There is speculation that chairman of the US Federal Reserve Ben Bernanke will soon announce a third round of quantitative easing. If he does, he will direct the Fed's Open Market Committee to start buying up bonds, and printing US dollars to pay for them. This injection of new dollars is expected to defibrillate the flagging US economy. However, its effects will be felt well outside the US. For one, it is likely to cause the Australian dollar to appreciate even further. It will also cause the value of US debt held by China to drop.
Yet the importance of US debt dependence on China is grossly overemphasised. China holds only 8 per cent of US pubic debt and Chinese leaders are acutely aware of the need to avoid further exposure. As spiralling US debt and quantitative easing diminish the greenback's value, China cares less and less about the renminbi's peg to the dollar and is steering away from US debt. The end of Chimerican entanglement is coming.
In fact, China is actively reducing its economic dependence on the US. Growing domestic demand, rebalancing away from domestic capital investment towards consumption, and the effects of the global financial crisis have made Chinese economic growth less reliant upon exports to the US. Today Sino-American trade has crashed to less than 15 per cent of China's total trade, down from 23 per cent in 2001.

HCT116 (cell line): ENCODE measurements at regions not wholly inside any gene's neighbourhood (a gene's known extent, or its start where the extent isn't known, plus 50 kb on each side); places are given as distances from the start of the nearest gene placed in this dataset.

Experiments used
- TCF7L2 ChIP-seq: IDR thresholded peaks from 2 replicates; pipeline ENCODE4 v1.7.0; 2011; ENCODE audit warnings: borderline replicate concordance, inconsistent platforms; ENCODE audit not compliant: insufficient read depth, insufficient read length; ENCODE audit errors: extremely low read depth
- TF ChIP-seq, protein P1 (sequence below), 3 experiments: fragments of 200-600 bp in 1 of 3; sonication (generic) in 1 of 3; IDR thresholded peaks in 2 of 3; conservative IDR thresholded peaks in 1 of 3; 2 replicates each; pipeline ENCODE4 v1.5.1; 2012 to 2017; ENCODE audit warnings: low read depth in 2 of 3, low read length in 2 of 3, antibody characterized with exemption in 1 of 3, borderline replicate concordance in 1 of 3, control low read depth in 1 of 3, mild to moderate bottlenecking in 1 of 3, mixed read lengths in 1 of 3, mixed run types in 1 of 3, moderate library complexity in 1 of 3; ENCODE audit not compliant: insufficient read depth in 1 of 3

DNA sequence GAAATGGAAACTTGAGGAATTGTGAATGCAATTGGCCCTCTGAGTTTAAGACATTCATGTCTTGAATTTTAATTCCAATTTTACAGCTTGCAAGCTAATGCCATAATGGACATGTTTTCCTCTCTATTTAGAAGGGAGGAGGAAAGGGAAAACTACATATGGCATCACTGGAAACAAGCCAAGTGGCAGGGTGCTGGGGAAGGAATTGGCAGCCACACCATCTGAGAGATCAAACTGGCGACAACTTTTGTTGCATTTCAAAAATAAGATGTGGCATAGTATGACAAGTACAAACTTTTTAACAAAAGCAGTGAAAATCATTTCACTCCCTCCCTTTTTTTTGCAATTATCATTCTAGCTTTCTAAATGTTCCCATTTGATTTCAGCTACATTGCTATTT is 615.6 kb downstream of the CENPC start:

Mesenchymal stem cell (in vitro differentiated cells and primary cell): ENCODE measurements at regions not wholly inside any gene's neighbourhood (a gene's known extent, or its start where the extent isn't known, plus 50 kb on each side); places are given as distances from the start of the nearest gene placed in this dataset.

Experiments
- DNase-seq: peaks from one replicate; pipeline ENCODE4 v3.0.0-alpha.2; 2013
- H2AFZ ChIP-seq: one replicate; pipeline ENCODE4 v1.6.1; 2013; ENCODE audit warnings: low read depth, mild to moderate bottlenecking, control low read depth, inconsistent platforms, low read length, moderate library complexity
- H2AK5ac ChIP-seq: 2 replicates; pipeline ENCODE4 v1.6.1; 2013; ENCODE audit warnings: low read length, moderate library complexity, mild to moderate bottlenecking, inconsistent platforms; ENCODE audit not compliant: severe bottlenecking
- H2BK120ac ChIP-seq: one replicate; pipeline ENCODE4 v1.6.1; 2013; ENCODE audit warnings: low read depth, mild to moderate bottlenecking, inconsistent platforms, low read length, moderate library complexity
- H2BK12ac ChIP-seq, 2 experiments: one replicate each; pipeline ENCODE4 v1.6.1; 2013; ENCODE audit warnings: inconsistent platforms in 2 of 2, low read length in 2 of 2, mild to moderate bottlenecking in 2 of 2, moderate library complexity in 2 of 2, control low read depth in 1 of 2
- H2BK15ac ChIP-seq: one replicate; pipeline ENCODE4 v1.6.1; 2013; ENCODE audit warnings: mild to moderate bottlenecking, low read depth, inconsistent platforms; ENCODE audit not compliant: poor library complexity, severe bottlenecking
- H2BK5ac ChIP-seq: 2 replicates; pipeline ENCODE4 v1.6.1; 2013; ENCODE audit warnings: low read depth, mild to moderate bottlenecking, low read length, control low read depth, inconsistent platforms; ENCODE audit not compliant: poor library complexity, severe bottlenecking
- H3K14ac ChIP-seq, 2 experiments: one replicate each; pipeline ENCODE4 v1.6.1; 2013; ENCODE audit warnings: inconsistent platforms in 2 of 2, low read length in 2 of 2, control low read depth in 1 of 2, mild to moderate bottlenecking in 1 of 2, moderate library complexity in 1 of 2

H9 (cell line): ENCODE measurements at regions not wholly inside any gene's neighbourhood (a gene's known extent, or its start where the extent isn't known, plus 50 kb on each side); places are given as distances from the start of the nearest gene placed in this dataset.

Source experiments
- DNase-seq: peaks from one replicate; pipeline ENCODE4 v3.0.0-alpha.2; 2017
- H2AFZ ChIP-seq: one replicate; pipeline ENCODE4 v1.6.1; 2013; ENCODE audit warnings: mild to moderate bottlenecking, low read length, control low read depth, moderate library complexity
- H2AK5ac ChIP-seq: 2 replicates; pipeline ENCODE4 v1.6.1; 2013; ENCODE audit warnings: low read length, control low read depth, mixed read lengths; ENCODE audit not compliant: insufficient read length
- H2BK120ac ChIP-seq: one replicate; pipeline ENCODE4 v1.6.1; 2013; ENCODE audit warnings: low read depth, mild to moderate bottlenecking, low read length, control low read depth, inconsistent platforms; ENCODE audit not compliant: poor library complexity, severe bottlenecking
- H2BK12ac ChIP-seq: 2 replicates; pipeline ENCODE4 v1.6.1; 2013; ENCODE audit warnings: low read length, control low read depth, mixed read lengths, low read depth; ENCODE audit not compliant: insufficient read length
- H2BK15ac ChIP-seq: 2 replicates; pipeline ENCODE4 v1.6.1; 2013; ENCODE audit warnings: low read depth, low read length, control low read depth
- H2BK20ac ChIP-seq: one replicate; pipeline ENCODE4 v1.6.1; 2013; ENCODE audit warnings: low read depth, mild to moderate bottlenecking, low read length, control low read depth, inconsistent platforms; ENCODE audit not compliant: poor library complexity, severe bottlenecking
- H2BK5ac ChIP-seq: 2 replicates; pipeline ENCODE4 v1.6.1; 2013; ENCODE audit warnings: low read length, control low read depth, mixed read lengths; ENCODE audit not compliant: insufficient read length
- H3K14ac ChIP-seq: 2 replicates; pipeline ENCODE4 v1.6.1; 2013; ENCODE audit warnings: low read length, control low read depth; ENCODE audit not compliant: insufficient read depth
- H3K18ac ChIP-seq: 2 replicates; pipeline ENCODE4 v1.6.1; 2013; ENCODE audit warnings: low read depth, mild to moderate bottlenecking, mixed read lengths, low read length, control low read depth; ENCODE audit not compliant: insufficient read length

Still, many people are hanging on to hopes that powerful economic ties between China and the rest of the world, or even just China and the US, will be a force for peace. Well, how powerful are those ties?
Global capital flows (as a percentage of GDP) were higher in 1913 than they are today, with financial integration at an all time high on the eve of the outbreak of World War I. Britain was Germany's chief export market and second only to the US in bilateral trade with Germany. British-German bilateral trade was at 13 per cent of their combined gross national product and growing. In 2011, China-US bilateral trade was 2.5 per cent of combined GNP and falling.
From a foreign direct investment perspective, in 1913 Britain was the largest recipient of German FDI, taking up 14.9 per cent of outbound German investment. Today, only 2 per cent of Chinese FDI goes to the US and 4 per cent of US FDI goes to China. China ranks 21st among foreign investors in the US, behind Denmark and Bermuda.
These are not heartening figures. If we want to ensure peace in our region, we must look beyond economics and liberal trade theory.
Dominic Skerritt is a former military intelligence officer with postgraduate qualifications in international law and international relations.
Originally published by The Lowy Institute publication The Interpreter. Reproduced with permission.